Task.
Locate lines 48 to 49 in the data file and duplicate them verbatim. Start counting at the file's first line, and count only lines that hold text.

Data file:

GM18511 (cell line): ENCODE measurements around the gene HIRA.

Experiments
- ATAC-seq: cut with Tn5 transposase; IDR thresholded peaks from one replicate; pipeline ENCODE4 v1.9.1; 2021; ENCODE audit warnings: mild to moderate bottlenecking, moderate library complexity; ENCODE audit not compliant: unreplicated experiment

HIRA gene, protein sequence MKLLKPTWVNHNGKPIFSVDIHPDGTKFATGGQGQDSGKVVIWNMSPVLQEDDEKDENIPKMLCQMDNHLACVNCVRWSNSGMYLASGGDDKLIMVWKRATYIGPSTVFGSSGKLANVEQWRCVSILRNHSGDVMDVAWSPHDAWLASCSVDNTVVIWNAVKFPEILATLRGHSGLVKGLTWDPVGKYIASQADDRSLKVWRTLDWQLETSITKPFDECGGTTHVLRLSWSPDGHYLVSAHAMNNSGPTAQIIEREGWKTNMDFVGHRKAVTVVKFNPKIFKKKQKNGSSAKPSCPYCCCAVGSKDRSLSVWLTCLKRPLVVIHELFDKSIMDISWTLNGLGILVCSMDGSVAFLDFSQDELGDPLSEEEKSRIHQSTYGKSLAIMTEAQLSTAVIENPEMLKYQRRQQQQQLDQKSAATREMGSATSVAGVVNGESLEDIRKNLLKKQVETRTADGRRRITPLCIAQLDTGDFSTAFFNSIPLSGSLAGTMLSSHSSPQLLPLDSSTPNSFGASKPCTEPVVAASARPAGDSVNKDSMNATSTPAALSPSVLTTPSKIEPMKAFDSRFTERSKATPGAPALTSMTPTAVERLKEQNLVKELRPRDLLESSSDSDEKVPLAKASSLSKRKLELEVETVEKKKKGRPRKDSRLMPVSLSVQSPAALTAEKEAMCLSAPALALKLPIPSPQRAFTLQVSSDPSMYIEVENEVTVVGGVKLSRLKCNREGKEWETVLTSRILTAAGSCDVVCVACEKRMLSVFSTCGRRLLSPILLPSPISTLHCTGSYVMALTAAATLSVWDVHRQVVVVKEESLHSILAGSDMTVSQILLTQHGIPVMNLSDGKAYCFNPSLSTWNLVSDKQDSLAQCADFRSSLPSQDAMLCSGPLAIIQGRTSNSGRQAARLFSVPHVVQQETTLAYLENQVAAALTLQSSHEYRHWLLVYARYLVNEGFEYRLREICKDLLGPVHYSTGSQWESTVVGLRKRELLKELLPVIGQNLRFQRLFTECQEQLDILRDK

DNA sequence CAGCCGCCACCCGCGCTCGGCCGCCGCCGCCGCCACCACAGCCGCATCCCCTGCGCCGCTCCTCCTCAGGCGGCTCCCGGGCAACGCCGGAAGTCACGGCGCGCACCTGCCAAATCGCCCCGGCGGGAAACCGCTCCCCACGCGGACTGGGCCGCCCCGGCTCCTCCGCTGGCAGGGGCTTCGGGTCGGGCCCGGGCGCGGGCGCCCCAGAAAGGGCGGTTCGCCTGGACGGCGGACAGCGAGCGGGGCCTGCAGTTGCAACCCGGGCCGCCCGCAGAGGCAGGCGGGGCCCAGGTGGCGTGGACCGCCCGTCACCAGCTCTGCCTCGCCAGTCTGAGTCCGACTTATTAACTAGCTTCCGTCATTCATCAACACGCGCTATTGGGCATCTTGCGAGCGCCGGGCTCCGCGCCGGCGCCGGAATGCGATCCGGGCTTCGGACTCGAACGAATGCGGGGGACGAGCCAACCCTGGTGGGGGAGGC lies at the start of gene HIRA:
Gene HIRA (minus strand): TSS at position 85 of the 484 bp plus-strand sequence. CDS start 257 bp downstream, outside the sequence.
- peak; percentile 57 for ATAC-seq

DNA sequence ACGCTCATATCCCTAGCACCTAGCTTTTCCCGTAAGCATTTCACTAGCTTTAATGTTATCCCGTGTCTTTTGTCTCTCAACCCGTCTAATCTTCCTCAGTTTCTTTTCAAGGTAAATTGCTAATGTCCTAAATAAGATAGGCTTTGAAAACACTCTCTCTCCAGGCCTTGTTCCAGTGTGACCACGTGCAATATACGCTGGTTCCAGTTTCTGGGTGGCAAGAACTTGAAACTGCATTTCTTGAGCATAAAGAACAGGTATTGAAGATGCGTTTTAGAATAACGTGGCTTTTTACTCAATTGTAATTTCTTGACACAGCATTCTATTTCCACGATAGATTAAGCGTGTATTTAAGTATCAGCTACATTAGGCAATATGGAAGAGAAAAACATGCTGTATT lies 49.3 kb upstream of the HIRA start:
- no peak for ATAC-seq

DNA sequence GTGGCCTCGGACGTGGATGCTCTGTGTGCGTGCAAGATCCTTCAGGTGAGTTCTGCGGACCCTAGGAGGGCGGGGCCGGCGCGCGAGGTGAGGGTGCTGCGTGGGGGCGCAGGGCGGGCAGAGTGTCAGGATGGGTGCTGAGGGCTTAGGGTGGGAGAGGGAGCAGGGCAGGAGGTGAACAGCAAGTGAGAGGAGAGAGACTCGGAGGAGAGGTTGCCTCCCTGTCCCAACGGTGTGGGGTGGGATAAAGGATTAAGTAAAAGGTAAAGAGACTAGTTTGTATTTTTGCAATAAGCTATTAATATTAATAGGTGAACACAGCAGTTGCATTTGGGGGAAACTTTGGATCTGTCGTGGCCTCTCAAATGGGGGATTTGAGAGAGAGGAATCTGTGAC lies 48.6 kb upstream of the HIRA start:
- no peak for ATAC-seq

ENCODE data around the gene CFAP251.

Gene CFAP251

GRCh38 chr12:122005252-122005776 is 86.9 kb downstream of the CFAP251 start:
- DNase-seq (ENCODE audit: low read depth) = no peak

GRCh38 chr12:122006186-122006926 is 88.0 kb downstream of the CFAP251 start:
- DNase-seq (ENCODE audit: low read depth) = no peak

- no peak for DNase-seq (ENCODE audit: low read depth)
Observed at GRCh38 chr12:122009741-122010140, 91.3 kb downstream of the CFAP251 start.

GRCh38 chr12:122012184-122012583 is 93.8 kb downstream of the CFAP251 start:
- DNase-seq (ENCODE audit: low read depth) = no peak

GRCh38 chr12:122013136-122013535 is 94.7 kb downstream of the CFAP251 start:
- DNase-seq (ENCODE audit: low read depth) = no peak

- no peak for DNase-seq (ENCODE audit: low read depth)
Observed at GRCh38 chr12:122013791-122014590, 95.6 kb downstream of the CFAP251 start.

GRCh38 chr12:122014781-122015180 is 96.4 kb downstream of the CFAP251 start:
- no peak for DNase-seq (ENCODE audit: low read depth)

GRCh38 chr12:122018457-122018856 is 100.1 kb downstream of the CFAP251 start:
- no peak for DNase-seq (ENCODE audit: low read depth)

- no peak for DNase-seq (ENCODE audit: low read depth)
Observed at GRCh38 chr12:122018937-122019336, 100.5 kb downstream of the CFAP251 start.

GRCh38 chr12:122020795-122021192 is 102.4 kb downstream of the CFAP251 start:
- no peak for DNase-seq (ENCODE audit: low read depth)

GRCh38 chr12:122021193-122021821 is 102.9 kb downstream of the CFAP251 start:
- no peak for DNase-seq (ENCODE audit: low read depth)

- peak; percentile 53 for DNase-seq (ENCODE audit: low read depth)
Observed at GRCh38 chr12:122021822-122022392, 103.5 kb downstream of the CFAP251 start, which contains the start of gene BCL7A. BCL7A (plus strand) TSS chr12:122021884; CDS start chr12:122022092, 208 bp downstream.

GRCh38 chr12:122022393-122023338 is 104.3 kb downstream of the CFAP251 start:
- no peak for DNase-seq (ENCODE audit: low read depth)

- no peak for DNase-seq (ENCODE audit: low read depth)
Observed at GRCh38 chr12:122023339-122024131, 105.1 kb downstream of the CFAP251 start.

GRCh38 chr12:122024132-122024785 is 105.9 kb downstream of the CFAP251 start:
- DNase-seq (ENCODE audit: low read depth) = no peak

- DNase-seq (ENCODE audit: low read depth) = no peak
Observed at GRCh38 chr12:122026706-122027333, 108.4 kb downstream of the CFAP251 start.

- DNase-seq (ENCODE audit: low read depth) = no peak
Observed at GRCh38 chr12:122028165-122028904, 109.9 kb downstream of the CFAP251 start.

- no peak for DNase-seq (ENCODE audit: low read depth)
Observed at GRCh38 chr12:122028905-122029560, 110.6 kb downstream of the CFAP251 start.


- no peak for DNase-seq (ENCODE audit: low read depth)
Observed at GRCh38 chr12:122028905-122029560, 110.6 kb downstream of the CFAP251 start.